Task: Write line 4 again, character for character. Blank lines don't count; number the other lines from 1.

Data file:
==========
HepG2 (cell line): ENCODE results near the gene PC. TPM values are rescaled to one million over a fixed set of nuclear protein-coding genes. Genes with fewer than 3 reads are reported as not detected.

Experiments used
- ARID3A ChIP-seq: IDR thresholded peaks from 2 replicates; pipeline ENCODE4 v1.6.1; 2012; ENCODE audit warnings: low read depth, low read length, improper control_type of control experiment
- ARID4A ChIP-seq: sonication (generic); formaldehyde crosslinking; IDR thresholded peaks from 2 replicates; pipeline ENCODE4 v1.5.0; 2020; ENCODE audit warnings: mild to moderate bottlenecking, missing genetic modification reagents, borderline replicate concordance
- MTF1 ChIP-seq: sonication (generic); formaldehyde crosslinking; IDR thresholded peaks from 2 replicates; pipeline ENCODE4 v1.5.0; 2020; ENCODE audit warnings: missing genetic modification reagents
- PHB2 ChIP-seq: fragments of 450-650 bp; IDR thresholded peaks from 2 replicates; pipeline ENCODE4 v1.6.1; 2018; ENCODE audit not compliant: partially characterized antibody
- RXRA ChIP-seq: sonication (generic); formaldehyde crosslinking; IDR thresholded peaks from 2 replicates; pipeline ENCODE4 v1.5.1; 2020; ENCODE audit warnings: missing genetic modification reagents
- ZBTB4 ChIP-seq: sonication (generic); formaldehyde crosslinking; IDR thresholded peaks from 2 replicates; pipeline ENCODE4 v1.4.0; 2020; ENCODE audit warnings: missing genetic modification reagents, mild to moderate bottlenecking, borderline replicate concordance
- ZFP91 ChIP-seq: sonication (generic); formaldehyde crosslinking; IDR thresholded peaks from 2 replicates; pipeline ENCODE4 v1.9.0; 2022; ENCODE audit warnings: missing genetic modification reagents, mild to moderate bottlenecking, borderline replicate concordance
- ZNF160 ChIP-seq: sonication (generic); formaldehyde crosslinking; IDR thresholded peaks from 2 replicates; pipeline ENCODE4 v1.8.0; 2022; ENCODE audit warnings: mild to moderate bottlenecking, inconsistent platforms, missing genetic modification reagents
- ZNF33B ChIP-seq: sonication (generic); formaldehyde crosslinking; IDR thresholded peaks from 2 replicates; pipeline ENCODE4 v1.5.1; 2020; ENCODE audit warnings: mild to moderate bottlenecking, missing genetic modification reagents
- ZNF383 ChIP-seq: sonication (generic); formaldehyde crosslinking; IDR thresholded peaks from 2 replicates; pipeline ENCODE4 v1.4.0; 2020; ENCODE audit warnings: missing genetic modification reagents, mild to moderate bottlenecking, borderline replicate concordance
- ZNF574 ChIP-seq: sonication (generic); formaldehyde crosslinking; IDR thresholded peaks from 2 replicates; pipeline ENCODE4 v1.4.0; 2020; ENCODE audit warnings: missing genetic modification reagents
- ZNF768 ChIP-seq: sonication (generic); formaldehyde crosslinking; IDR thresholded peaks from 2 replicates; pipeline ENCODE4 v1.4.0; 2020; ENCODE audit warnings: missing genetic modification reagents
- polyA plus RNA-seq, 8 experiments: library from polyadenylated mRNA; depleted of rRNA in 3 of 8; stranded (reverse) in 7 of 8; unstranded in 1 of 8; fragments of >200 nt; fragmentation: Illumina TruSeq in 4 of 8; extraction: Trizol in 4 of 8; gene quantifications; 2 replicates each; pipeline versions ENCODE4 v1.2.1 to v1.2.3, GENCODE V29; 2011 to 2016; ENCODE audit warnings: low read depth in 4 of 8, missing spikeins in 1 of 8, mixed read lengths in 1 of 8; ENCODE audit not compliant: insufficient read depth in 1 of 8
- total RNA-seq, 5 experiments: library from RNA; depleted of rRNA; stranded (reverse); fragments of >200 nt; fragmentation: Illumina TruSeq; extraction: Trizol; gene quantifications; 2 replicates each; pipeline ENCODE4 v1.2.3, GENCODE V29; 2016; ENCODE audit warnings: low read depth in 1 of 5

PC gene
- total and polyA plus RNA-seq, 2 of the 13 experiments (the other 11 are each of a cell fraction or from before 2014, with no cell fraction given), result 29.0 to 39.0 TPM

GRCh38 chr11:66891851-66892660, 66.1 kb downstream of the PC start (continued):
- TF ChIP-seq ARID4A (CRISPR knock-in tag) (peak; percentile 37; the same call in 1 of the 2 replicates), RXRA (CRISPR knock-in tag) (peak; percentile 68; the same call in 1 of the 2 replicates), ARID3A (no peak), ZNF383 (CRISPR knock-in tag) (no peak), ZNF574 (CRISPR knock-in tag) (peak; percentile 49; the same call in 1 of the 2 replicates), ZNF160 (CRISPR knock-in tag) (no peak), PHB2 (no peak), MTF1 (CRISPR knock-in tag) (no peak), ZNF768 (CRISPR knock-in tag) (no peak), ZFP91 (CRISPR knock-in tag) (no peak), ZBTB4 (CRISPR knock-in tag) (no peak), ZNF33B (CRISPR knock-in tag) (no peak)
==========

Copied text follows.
- ARID4A ChIP-seq: sonication (generic); formaldehyde crosslinking; IDR thresholded peaks from 2 replicates; pipeline ENCODE4 v1.5.0; 2020; ENCODE audit warnings: mild to moderate bottlenecking, missing genetic modification reagents, borderline replicate concordance